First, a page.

Please note that I will tip EXTREMELY WELL! English 1302 Fiction Essay #1: Character Analysis Assignment Length: 750 minimum words -excluding the…

Please note that I will tip EXTREMELY WELL!!!!

English 1302 Fiction Essay

#1: Character Analysis Assignment

Length: 750 minimum words -excluding the Work Cited page

MLA Format

1. Be typed in 12 point, Times New Roman

2. Double spaced-be sure to check the do not add space between paragraphs of same style 3. Have 1-inch margins on the top, bottom, left, and right

4. Have a title – be creative

5. Have the required information in the heading and header

*A Work Cited page must be included- a deduction of 10 points if the Work Cited page is not included with the character analysis essay.

An analysis (from the Greek: “breaking up”) essay breaks a story into its elements and, usually, studies one part closely. The purpose of a character analysis is to examine the make- up of a character to better understand his or her motivations and actions. The writer of a character analysis reads the short story for evidence about a character that will assist in a better understanding of the story as a whole. A good character analysis demonstrates the writer’s ability to identify the relationship between character and action.

Prompt: Choose one character from one of the assigned short stories to analyze.(THE BIRTHMARK BY NATHANIEL HAWTHORNE) In the paper, analyze the character just like you would analyze a friend, family member, or a person you observe during work or school, etc.

Use the questions below to help you analyze the character you have chosen for this paper. Questions to help you analyze the character:

• What motivates the character?

• Does the character change over the course of the story?

• Is this character a minor or major character in the short story?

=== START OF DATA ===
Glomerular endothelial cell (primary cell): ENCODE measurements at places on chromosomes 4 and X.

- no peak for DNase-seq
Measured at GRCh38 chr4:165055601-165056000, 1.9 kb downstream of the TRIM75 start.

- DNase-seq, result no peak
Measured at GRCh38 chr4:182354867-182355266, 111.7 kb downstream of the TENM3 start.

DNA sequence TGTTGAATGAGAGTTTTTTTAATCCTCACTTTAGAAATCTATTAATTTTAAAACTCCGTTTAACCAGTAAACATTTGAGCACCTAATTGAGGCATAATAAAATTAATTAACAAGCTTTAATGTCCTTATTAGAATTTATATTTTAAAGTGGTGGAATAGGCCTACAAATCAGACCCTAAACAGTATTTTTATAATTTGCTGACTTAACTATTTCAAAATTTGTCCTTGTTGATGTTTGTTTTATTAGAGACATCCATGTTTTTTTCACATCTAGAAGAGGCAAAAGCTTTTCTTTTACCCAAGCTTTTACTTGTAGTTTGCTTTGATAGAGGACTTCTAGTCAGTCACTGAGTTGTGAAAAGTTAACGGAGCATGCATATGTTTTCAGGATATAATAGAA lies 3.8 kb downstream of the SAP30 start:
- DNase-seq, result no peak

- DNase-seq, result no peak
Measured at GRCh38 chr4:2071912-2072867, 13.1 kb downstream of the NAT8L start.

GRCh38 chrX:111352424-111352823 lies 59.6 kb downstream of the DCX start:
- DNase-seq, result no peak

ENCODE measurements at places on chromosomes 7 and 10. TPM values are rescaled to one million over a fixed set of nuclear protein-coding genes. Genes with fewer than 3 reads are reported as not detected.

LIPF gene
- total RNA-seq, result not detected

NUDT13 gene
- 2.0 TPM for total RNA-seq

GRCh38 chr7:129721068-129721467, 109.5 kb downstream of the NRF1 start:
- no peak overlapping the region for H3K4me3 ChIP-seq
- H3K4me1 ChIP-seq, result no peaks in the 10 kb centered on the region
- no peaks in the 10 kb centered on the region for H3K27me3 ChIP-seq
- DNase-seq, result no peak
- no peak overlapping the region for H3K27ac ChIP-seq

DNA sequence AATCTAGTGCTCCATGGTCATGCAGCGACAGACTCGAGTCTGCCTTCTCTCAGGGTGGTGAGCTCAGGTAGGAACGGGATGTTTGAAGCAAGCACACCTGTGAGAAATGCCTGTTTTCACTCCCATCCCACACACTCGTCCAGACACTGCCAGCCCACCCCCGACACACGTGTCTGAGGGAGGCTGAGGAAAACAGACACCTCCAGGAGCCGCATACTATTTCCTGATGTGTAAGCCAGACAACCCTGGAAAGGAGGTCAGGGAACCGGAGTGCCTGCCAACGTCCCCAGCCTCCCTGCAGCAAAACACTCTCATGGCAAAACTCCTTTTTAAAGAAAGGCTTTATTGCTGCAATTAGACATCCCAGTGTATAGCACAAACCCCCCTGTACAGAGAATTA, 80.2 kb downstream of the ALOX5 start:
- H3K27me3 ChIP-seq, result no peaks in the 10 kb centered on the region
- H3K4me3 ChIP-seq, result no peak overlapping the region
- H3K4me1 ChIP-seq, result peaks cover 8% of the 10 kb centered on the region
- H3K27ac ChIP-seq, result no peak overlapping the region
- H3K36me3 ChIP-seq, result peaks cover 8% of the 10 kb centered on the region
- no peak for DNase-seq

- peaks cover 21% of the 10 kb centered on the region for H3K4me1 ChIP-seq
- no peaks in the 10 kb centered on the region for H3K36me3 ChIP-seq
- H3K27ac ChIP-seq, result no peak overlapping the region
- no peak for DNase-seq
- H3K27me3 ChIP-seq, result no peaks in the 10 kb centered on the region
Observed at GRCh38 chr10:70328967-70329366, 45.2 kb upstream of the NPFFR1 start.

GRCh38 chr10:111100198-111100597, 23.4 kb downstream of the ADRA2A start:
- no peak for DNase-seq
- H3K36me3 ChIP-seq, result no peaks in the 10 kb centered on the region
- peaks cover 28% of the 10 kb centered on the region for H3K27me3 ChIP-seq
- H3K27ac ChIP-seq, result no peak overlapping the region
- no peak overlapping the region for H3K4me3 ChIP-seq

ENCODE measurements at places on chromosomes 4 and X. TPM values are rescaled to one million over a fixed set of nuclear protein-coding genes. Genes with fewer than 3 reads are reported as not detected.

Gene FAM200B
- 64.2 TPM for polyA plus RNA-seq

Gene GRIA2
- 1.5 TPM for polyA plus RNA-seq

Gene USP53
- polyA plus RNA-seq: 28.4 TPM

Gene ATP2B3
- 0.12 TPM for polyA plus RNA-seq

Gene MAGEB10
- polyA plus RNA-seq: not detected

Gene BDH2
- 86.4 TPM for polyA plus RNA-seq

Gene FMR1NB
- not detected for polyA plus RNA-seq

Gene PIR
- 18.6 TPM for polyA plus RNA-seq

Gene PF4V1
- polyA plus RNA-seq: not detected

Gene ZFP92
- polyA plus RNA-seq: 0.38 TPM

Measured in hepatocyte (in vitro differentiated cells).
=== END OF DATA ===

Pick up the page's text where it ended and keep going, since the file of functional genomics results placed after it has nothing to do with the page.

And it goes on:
• What are the character’s most distinctive traits? What is most distinctive about his or her outlook and values? This could also include the character’s strengths and/or weaknesses.

• Do the readers sympathize with this character? Why?

• What is it about the character that creates internal and/or external conflict?

• What are the other characters’ thoughts about the character you are analyzing and why do they feel this way about this character?

• What is the character’s physical appearance?

As stated in the Norton textbook on page 184, “In analyzing character, we thus need to consider not only who a character is and what precisely are his or her most important traits, motivations, and values, but also precisely how the text shapes our interpretation of, and degree of sympathy or admiration for, the character; what function the character serves in the narrative; and what the characters might represent.” One of the worst mistakes the writer of literary criticism can make is that of summarizing; the purpose of criticism is to interpret and analyze, not summarize, the work in question. Read the sample student paper on eCampus.

Elements of a Character Analysis:

Make sure you include the following in your character analysis essay.

1. A title- This is the first thing the reader sees, so make it brief, but interesting. Do not title the essay: Essay #1, Fiction Essay, or Character Analysis Essay.

2. Introduction-must include:

a. The title of the short story. Short story titles go in quotation marks.

b. Include the name of the author of the short story.

c. Clear thesis statement- it needs to take a stand and be a clear, decisive statement that gives you something to prove. Refer to pages 2226-29 in the Norton textbook for help with a thesis statement.

3. Textual evidence from the short story that supports the thesis. For this paper, use quotes from the short story as evidence to support the analysis.

4. Important passages or words that appear within quotes. You must quote from the primary source. No secondary sources may be used in this assignment.

5. A good conclusion that reminds the reader of the thesis and ties up any loose ends without simply restating all that has come before.

6. Be sure to write in the present tense; see page 2225 in the Norton textbook for more information on writing about literature in the present tense.

7. Do not write in first or second person. For example, use the audience instead of we.